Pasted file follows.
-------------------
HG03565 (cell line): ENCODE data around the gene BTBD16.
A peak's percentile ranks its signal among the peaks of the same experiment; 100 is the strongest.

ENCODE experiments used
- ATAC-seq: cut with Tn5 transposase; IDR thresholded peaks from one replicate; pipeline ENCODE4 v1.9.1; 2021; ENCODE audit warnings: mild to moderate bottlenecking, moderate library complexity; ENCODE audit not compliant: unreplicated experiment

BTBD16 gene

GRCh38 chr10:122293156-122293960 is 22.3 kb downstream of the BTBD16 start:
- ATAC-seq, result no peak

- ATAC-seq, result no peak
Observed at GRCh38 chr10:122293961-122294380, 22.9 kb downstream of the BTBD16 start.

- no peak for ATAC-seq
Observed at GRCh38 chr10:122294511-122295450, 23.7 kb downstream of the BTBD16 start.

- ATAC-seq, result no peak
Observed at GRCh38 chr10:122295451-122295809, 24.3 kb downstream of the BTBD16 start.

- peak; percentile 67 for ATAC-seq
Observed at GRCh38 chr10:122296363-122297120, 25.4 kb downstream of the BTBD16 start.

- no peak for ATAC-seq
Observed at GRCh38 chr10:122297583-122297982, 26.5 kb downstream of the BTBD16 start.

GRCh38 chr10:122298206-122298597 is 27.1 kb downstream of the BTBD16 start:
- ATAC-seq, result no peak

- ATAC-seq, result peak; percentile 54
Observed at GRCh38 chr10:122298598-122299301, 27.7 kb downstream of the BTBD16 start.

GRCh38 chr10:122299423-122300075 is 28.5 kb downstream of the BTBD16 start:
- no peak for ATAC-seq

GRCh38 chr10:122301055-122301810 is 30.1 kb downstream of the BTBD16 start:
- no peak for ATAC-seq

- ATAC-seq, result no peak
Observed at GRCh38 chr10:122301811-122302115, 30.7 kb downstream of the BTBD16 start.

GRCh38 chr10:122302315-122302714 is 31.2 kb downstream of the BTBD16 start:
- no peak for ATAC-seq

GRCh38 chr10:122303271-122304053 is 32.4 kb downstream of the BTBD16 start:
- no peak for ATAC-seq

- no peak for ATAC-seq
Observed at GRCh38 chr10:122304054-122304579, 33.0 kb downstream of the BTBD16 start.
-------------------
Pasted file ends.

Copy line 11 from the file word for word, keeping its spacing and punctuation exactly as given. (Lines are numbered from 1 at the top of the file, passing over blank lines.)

Observed at GRCh38 chr10:122294511-122295450, 23.7 kb downstream of the BTBD16 start.